Monday, January 16, 2012

The First Read Through

So besides "The Wait," the only other piece of revision advice I've been given is to read my draft through from start to beginning without revising anything. Just a straight read through.

This is harder than it sounds.

If you're like me, you're itching to start throwing yourself into revision. To take out this scene and that scene and rewrite this scene...

Let me step back just for a moment. This particular manuscript I wrote entirely without an outline. Up until now, I'd only written lengthy pieces with at least a basic outline so I never got stuck and always knew where it was going. But November '11 was fast approaching and I had this concept and no time to develop it because I was planning my wedding.

So I barreled straight into November armed with my idea and just started writing. For me, this has worked better than any outline I could have come up with. Thus, when I started writing, I had no idea where it was going to end, or looking back, who the main character was.

This could be why the "Read Through" was particularly helpful to me as a first step. Even though it hadn't been more than a few weeks, I'd completely forgotten whole chunks of my book. Scenes, characters, great lines, major plot points. I have no memory of even writing them. Some of them will be useful, some I'll probably lose.

Still, for the first time, I was able to look at the draft as a whole. The Read Through allowed to figure out my next step to finishing this manuscript.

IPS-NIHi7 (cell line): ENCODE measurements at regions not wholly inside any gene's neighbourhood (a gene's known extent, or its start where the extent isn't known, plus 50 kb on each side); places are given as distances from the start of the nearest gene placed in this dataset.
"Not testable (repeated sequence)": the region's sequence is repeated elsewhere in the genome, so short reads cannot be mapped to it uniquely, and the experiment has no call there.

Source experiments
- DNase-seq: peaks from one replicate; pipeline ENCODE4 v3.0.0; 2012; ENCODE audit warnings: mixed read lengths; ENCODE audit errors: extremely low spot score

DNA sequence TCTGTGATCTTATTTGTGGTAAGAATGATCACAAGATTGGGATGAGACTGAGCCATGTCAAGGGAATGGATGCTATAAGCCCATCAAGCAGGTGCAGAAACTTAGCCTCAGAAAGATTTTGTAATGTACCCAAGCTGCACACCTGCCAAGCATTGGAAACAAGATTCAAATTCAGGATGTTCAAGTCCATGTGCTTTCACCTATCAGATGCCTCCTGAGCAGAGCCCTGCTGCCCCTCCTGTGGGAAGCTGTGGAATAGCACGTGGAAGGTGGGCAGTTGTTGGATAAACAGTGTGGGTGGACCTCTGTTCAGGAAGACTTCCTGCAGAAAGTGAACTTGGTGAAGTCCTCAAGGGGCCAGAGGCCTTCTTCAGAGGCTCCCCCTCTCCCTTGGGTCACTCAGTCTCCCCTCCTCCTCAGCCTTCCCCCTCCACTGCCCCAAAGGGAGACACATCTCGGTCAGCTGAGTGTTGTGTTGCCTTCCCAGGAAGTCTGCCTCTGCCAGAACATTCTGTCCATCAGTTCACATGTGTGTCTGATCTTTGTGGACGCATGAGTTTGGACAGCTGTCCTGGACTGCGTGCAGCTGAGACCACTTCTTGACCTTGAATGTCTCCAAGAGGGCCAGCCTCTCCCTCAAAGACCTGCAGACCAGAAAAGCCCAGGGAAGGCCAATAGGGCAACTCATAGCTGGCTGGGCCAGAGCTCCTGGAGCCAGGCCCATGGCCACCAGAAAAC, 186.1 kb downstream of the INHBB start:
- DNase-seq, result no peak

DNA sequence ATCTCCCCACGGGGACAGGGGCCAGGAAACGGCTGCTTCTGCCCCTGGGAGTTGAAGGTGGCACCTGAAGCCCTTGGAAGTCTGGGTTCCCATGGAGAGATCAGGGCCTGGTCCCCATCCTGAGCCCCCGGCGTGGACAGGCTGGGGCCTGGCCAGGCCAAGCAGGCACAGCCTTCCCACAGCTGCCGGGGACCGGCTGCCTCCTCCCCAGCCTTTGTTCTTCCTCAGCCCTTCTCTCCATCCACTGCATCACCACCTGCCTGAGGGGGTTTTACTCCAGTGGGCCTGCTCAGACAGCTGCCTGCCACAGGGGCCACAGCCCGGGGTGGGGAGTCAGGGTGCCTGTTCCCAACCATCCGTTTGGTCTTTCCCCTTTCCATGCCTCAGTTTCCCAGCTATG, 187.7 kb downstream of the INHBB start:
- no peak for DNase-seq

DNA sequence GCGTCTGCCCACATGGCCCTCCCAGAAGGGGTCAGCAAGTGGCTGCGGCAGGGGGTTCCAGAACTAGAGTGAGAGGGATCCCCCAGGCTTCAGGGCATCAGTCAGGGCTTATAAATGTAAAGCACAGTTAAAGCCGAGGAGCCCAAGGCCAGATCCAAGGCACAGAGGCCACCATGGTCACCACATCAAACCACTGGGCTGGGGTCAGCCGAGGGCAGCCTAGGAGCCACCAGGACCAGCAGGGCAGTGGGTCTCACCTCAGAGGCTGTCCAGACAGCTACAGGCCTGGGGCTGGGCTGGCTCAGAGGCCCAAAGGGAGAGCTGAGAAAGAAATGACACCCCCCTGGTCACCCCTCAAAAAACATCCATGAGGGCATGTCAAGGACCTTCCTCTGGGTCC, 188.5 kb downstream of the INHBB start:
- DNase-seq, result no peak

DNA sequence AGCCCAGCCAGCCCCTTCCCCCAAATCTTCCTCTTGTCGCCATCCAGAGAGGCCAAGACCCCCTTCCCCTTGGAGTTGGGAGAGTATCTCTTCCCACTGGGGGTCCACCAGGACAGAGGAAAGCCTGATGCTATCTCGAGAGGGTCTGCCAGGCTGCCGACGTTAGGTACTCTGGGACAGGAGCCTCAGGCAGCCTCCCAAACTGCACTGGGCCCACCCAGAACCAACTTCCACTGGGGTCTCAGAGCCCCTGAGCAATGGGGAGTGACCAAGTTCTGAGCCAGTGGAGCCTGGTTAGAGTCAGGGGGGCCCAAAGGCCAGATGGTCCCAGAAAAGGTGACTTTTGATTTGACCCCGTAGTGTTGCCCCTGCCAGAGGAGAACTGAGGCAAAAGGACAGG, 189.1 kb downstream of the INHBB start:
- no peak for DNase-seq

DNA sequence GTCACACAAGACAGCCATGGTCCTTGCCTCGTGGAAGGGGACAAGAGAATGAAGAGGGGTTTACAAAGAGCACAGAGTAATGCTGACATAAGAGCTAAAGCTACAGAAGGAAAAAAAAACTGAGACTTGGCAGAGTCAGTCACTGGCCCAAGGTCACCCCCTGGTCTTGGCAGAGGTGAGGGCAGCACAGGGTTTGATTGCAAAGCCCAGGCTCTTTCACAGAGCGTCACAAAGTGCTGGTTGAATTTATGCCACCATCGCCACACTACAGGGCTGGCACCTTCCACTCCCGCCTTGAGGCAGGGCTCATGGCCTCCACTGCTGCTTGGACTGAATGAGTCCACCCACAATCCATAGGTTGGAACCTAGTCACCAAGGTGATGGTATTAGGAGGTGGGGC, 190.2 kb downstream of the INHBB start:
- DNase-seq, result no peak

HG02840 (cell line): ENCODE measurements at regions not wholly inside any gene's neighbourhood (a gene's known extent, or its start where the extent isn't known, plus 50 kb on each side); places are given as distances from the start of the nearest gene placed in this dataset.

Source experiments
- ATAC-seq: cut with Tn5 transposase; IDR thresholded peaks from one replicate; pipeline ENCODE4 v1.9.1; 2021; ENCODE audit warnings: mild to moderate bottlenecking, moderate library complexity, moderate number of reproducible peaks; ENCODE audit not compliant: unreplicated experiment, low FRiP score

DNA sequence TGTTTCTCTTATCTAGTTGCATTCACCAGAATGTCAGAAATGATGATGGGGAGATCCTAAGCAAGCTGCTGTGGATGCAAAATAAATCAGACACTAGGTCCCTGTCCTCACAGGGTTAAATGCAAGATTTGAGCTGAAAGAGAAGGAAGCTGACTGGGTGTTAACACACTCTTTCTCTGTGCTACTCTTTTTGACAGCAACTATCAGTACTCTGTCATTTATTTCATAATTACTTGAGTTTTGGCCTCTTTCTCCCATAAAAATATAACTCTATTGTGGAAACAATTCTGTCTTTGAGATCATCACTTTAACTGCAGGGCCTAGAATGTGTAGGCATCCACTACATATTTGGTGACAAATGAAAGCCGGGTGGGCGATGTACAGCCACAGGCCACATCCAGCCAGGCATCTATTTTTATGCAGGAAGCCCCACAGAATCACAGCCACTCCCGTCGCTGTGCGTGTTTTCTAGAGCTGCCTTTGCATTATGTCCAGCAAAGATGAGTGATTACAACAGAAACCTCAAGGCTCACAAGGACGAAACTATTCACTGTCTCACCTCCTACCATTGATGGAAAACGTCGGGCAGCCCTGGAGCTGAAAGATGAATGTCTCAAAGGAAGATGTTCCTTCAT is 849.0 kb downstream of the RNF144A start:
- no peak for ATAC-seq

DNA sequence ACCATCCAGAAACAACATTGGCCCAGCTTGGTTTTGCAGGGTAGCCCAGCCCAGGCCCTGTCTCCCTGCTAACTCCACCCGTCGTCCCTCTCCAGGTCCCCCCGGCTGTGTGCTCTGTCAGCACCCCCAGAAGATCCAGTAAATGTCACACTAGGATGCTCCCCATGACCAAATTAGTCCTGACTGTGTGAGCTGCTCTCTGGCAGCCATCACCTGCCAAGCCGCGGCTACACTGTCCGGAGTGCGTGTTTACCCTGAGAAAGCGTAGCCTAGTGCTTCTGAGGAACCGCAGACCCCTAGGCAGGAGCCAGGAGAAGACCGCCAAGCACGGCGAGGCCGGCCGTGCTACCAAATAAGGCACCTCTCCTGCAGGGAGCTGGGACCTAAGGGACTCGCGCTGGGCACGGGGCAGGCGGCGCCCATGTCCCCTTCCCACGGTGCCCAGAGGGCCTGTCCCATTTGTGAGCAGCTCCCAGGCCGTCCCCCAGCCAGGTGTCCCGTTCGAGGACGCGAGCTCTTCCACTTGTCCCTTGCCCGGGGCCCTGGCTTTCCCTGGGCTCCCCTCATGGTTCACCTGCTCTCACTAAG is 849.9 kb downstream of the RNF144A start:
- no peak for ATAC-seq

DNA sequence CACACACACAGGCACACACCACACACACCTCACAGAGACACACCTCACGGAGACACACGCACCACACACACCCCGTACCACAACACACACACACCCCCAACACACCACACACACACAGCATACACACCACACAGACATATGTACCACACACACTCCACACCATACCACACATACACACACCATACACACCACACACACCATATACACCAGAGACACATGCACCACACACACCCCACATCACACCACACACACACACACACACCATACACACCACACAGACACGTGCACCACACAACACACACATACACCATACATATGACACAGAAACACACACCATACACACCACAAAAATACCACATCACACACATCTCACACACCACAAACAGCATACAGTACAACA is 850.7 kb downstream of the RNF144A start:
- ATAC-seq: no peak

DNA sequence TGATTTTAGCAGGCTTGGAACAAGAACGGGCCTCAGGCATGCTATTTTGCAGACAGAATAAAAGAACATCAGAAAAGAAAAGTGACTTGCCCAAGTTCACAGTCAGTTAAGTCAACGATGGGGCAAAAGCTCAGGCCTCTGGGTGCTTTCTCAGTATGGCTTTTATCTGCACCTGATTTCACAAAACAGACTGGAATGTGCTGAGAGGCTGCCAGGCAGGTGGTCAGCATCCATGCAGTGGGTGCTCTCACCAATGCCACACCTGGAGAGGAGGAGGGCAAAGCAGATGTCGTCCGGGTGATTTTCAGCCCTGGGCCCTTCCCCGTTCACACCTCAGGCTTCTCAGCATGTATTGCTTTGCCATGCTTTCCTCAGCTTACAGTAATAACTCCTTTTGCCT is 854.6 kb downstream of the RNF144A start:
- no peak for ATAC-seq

Unfortunately, it's not rewriting - yet. It's outlining.

Now that I know where I want the story to go, and the basics of how it gets there, I know that I need to change some events that don't work any more. Like the whole first 30 pages, or the role of some characters. Or a bit of foreshadowing that could be in the very first scene.

But I will admit, that during my read through, I didn't just read. I went ahead and x-ed out passages I knew couldn't be saved, or at least didn't need to be there. I highlighted lines that made me giggle, or that I had forgotten but were particularly good. I made notes about how to revamped scenes or add some detail that would become relevant later, even redesign a character or subplot - but I only made notes in the margins or on the back to the page. I didn't write anything new.

So I did do the whole read through, and I think, for the first time, this could be the first big step towards actually getting through the revision process. I also realized that this won't be my only read through.

Read throughs are an important tool for revision because it let's me look at the big picture. I've never been able to do a read through before, which could be because of a combination of factors, but, it could be that the story wasn't interesting enough to keep my interest. Maybe it's a good thing I've shelved my other projects because if I found them boring, then I'm sure others will. It could have been the first sign that they weren't drafts that needed to be revised.

Or it could be my other theory - that I'm terrible at beginnings.

But, if I could go back and change something about doing the first read through, it would be to take notes about what happened in each chapter. This would make the next step I need, outlining, so much easier...

1 comment:

  1. Kudos for making progress! I'm excited to read it. It's also inspiring me to finish writing the ending to that Script Frenzy screenplay. Keep up the hard work! ^_^


    Matt S.